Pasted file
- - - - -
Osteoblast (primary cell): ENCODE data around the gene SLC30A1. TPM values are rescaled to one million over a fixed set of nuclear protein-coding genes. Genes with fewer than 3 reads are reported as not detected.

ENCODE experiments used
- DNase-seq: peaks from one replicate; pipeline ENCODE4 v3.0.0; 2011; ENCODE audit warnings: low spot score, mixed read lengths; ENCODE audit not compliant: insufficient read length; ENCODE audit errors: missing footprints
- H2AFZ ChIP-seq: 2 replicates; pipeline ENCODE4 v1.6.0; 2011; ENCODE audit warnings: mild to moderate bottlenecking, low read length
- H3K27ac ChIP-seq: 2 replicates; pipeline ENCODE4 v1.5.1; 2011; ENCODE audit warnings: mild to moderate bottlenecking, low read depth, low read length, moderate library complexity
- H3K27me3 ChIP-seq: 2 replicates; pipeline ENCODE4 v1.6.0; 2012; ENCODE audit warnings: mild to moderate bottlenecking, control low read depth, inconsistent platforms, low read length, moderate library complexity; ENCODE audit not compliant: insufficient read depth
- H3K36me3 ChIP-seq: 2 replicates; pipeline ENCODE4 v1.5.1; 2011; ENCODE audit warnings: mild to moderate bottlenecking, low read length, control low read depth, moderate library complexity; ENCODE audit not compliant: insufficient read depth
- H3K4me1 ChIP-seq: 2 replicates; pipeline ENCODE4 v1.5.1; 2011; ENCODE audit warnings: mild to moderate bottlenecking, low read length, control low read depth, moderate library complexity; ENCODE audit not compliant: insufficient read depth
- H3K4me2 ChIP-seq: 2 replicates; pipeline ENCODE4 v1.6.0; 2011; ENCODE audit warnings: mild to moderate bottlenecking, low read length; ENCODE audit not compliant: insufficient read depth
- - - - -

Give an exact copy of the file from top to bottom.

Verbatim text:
Osteoblast (primary cell): ENCODE data around the gene SLC30A1. TPM values are rescaled to one million over a fixed set of nuclear protein-coding genes. Genes with fewer than 3 reads are reported as not detected.

ENCODE experiments used
- DNase-seq: peaks from one replicate; pipeline ENCODE4 v3.0.0; 2011; ENCODE audit warnings: low spot score, mixed read lengths; ENCODE audit not compliant: insufficient read length; ENCODE audit errors: missing footprints
- H2AFZ ChIP-seq: 2 replicates; pipeline ENCODE4 v1.6.0; 2011; ENCODE audit warnings: mild to moderate bottlenecking, low read length
- H3K27ac ChIP-seq: 2 replicates; pipeline ENCODE4 v1.5.1; 2011; ENCODE audit warnings: mild to moderate bottlenecking, low read depth, low read length, moderate library complexity
- H3K27me3 ChIP-seq: 2 replicates; pipeline ENCODE4 v1.6.0; 2012; ENCODE audit warnings: mild to moderate bottlenecking, control low read depth, inconsistent platforms, low read length, moderate library complexity; ENCODE audit not compliant: insufficient read depth
- H3K36me3 ChIP-seq: 2 replicates; pipeline ENCODE4 v1.5.1; 2011; ENCODE audit warnings: mild to moderate bottlenecking, low read length, control low read depth, moderate library complexity; ENCODE audit not compliant: insufficient read depth
- H3K4me1 ChIP-seq: 2 replicates; pipeline ENCODE4 v1.5.1; 2011; ENCODE audit warnings: mild to moderate bottlenecking, low read length, control low read depth, moderate library complexity; ENCODE audit not compliant: insufficient read depth
- H3K4me2 ChIP-seq: 2 replicates; pipeline ENCODE4 v1.6.0; 2011; ENCODE audit warnings: mild to moderate bottlenecking, low read length; ENCODE audit not compliant: insufficient read depth